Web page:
It’s also incredibly linear for a game designed to be choice-based and told in a weird nonlinear format, which adds nothing to the plot other than to tell you in advance certain characters will still be alive no matter what you’ve done until then, and many of its scenes are ludicrous caricatures of human interaction. This is a recurring problem for Cage's games.

The studio’s most recent game, Detroit: Become Human, follows the stories of three androids, who all manage to break free of their core programming and gain a degree of autonomous behavior. You follow the stories of a housework robot who saves a young girl from an abusive father, a robot blamed for the murder of its loving owner, and a police detective robot as they all try to find safety, freedom, and answers regarding how they came to exist.

At its best, Detroit poses some really tough questions to players about morality. If you’re out in the cold and rain with a kid, do you steal someone’s clothes from the laundromat to help them get warm and dry? Do you sleep in an abandoned car, or steal money to get into a motel? Choices like these do feel very real and evoke undeniable emotional responses.

Playing through an interactive civil rights protest can be a powerful thing, asking questions about how much or little you would view androids as human is handled in interesting ways, and the partnership between our detective android and his reluctant human partner can blossom into something beautiful if you make the right choices.

But on the other hand, Detroit is an incredibly ham-fisted allegory for the Black civil rights movement, with Black people simply replaced with robots. Right near the beginning, you see androids placed in a compartment at the back of the bus, you can post literal civil rights slogans on walls, and at times it does just feel incredibly tone-deaf for the story not to acknowledge the real-world struggle its plot is clearly taking its talking points directly from.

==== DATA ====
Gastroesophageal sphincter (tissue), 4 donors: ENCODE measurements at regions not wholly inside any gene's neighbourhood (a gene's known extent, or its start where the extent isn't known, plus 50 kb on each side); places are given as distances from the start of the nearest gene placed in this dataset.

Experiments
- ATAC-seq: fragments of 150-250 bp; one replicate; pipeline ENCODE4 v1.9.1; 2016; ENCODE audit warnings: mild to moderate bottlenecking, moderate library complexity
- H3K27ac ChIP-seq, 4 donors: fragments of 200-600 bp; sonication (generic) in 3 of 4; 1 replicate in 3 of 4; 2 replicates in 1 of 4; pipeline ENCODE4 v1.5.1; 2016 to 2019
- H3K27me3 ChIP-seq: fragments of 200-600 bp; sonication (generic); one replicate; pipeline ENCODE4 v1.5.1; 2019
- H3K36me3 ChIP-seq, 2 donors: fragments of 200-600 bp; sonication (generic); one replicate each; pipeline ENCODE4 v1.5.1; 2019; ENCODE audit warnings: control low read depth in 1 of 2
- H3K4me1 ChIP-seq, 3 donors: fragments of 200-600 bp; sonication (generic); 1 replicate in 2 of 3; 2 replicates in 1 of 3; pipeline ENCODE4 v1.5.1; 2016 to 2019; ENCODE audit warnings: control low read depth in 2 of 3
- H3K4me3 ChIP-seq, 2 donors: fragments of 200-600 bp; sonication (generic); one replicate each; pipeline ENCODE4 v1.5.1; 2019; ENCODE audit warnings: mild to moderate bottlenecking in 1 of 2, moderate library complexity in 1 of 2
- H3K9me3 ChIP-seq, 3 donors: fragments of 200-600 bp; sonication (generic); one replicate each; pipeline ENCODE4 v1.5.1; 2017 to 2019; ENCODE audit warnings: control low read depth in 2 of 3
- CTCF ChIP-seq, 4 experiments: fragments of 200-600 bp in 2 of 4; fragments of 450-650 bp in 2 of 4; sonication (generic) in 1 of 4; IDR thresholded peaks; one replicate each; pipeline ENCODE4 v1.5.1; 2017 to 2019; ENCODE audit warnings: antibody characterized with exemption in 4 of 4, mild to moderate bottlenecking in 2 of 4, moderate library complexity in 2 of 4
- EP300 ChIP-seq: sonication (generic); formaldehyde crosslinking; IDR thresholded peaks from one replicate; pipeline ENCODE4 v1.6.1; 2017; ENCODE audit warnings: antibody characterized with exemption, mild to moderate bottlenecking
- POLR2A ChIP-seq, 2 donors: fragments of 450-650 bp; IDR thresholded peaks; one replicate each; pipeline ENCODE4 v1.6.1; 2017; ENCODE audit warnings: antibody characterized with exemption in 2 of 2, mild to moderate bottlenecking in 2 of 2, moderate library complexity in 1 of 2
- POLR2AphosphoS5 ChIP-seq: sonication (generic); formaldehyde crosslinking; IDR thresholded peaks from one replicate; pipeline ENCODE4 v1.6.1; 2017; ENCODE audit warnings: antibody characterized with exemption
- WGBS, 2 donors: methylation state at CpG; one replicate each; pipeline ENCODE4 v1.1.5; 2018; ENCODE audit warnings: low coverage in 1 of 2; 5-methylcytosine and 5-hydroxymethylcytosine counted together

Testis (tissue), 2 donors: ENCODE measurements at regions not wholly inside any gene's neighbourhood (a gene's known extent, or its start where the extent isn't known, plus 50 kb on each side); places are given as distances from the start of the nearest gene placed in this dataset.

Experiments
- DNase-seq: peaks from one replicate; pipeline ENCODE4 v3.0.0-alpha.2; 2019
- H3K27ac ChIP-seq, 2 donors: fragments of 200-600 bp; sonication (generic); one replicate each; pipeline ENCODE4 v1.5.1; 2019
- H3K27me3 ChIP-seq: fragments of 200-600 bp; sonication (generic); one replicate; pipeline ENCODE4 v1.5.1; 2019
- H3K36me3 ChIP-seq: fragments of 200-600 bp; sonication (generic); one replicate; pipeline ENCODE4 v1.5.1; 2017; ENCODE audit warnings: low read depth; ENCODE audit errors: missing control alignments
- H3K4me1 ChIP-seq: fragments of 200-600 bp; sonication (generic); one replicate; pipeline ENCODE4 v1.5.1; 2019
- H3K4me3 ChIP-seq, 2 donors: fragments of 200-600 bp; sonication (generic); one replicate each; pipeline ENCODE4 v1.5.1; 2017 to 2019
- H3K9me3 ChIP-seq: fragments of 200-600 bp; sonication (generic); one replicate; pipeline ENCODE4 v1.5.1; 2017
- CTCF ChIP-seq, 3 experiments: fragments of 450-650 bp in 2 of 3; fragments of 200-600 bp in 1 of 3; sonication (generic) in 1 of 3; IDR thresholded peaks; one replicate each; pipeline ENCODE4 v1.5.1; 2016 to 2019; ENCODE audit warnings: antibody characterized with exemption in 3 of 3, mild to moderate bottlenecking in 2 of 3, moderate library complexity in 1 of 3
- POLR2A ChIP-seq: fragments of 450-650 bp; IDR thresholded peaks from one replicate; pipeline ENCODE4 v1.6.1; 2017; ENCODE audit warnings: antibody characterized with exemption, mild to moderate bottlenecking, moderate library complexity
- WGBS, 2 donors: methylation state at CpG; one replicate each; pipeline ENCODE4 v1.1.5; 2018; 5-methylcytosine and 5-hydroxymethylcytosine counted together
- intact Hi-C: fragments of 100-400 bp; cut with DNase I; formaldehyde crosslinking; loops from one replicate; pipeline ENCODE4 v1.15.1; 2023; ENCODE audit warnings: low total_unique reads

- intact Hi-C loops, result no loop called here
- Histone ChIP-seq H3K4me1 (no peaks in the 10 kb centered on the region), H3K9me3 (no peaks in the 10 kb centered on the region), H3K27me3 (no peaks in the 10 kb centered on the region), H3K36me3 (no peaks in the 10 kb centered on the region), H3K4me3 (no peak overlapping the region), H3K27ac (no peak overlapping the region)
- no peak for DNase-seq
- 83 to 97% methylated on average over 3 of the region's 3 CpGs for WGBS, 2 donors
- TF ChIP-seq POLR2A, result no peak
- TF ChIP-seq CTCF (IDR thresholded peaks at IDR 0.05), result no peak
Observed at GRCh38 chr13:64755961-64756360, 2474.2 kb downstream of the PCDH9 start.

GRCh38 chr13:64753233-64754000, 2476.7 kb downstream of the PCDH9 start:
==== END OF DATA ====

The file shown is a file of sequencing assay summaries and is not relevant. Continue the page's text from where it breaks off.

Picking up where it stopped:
Detroit Become Human

Source: Quantic Dream

Oh, and they throw in literal concentration camps, just in case you still hadn’t figured out that this was an allegory for what we have put humans through as a species in the past. It's unapologetically about slaves demanding rights and to be seen as living beings, about minority groups getting equal footing in society, and about the genocide of minority groups painted as dangerous, but it practically never addresses that these are themes present in real-world history.

Nothing in Detroit is handled with subtlety, and certain railroaded scenes are telegraphed so far ahead of time that I found myself knowing something bad was going to happen, but not being able to walk away.

Still, I love all of these kinds of crappy games. I acknowledge their flaws, and I am aware there are allegations of some pretty sh*tty behavior at the company that makes them, but they’re also somewhat one of a kind. There’s not much in the way of interactive choice-based big-budget games these days, particularly ones that shoot this ambitiously high with their plots. Sure, they may not stick the landing, but they are nothing if not ambitious.

For a few years, we had Telltale making games like this on a smaller budget, but they have since shut down. The Life Is Strange series still exists, but it’s one smaller-budget example that takes forever to release new episodes. If you’re into horror experiences there are Supermassive games and their titles like Until Dawn and the upcoming Man of Medan, but neither of them aims for the ambitiously lofty heights Cage often shoots for, and are very much centered on a specific genre and its tropes.

David Cage and Quantic Dream make big-budget spectacles that at times feel really poignant, and at times frustrate me no end. Still, there’s no good alternative to his work, nobody else making games quite like these, so for now, I’ll just be stuck loving games I know are kind of bad.

The views and opinions expressed in this article are the author's, and do not necessarily reflect those of SYFY WIRE, SYFY, or NBC Universal.